I don’t know anyone who doesn’t like a good story and I have always been captivated by the power of a good storyteller. However, stories are more than merely entertaining diversions. My wife and I recently moved into a new home and as we unpacked boxes and removed the contents, I experienced so many images and emotions from the stories of raising children and earlier times in our marriage and military career.
Clearly, stories are central to our lives and if you think about it, we are really a continuous set of stories, defined and connected by relationships and experiences. Stories help create meaning and purpose for us, which is clearly one of the most important of human needs. Stories also help to shape our legacy. At the end of day (figuratively speaking), we may have created many things and accomplished noteworthy tasks, but the stories of our lives are what continue to impact people and organizations. As I unpacked and unwrapped those memories, it occurred to me that a leader without stories (or an organization, for that matter) is like an empty box; it has a purpose, but it is unfulfilled.
For leaders, stories have three important purposes, to teach, to touch and to transform. To illustrate those points, I’ll use a story told to me early in my Navy career. The story begins in 1957, with a young Yeoman Seaman on evening security rounds at the Makalapa Crater in Hawaii. Pretty mundane stuff, checking for locked doors and shut windows. The kind of work designed for the most inexperienced sailor, or to merely occupy time. In the middle of his rounds, this sailor noticed an older gentleman in shorts and a t-shirt approach from the officer housing area at the top of the crater. The young sailor was experienced enough to realize that the person was probably an officer and dutifully saluted and greeted him. The man didn’t introduce himself, but asked the sailor what he was doing. After explaining his duties, the man asked if he could join the sailor on his rounds.
As they walked, the man asked the sailor about his job, his background, and his future plans for the Navy, pretty personal questions for a complete stranger. The man was completely surprised to discover that this 17-year old was married and had already decided to make a career of the Navy. In 1957, most sailors were neither married, nor planned on making the military a career. As they continued their patrol and it grew dark, the man held the sailor’s flashlight and after a while took the clipboard himself and marked off the buildings while the sailor held the light. The sailor was struck by how personable and engaged the man was with a junior sailor doing a routine task.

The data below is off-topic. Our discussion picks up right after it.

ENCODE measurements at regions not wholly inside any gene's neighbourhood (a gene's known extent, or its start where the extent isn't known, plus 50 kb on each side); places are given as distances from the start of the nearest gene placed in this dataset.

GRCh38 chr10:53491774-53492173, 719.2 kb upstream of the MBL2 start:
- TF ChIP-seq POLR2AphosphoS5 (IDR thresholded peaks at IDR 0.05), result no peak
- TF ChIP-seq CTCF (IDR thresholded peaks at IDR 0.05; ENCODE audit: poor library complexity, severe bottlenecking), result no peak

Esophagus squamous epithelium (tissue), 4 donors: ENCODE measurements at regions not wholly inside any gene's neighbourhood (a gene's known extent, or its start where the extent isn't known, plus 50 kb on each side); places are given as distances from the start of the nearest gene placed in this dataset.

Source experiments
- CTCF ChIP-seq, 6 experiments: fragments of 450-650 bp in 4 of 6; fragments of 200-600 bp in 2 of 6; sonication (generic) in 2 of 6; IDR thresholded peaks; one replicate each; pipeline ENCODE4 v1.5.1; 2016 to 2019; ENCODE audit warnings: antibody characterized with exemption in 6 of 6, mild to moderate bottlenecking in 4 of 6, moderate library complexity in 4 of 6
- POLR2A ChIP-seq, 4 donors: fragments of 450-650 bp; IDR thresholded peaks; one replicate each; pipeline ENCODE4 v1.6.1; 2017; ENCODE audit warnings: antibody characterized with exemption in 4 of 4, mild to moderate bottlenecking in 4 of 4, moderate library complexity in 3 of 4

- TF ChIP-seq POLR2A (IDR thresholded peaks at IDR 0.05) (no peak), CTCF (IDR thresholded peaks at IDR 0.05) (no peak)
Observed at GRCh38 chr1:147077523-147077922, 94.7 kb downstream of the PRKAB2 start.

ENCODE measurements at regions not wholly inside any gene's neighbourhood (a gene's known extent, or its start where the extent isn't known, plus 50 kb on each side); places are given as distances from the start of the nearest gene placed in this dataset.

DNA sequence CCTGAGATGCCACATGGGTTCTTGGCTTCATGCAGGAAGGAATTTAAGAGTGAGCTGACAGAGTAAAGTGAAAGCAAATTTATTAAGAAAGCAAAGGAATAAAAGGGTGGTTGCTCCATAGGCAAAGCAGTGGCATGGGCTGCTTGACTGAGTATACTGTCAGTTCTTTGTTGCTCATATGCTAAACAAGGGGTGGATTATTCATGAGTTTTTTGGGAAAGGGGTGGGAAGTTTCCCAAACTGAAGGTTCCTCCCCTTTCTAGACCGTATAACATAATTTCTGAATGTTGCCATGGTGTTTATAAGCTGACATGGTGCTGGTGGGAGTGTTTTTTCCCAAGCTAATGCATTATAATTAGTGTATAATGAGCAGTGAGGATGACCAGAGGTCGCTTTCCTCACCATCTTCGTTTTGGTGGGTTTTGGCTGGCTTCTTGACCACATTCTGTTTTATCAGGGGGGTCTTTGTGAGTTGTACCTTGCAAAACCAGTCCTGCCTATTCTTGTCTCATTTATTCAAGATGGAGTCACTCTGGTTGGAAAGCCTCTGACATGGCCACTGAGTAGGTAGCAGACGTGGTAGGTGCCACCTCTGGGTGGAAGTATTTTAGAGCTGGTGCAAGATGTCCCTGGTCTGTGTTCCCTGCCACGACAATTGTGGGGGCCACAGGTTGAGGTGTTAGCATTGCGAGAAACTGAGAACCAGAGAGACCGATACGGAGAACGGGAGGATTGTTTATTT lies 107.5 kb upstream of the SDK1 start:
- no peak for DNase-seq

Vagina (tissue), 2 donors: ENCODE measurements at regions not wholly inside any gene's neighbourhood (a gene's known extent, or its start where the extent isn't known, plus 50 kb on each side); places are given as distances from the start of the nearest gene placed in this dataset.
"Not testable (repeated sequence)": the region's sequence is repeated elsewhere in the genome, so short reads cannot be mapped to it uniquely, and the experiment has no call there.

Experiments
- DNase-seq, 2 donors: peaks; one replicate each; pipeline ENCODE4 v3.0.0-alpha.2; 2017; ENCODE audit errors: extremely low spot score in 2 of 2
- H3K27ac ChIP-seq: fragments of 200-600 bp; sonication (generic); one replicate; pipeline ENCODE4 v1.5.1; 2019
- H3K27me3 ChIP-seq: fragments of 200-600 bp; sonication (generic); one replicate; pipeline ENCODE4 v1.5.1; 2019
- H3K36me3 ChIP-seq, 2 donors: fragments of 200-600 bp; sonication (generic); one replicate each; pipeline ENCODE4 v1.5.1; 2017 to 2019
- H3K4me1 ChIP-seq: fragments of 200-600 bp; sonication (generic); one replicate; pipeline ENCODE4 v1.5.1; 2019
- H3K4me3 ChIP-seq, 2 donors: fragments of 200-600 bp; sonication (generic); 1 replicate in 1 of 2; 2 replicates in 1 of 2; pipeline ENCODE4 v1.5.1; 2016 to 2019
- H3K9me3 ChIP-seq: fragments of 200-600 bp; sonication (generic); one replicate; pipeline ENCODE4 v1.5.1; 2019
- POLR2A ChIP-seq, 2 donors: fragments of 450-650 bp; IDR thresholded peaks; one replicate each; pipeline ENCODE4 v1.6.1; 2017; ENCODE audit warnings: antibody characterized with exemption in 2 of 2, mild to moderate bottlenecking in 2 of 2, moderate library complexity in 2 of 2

As they returned to the headquarters building, the officer on watch raced outside to meet them, saluted smartly and announced, “Good evening, Admiral Stump!” Admiral Felix Stump, Commander-in-Chief of the U.S. Pacific Fleet had been the sailor’s partner on the security patrol that night. But the story doesn’t end there. The next day, as the young sailor walked down the street, a black sedan with a 4-Star Flag flying from front bumper passed by. The sailor immediately sensed something was wrong (the car slowed, stopped, and began to back up like it was following him). The sailor thought to himself, “I know I saluted the car, what did I do wrong? Is it my uniform? I must be in trouble…” An officer jumped out of the sedan and opened the rear door to reveal a Four Star Admiral who called out, “Hello there, young man! I enjoyed our conversation the other night.” One of the most important and powerful leaders in the military took time to reconnect with a 17-year old Yeoman from Texas.
As I reflect again on this story, I see vivid images of duty and responsibility, but I also feel the tremendous power of leadership presence, caring, and humility. Most important, this story convicted me to really see those around me differently. Fortunately, this story was just one of many lessons I learned from that young sailor whose career of Navy service, as a senior officer and civilian executive, spanned more than 55 years. Admiral Stump’s legacy survives, from my mentor, to me, and now to others. How have you unpacked your box of leadership stories?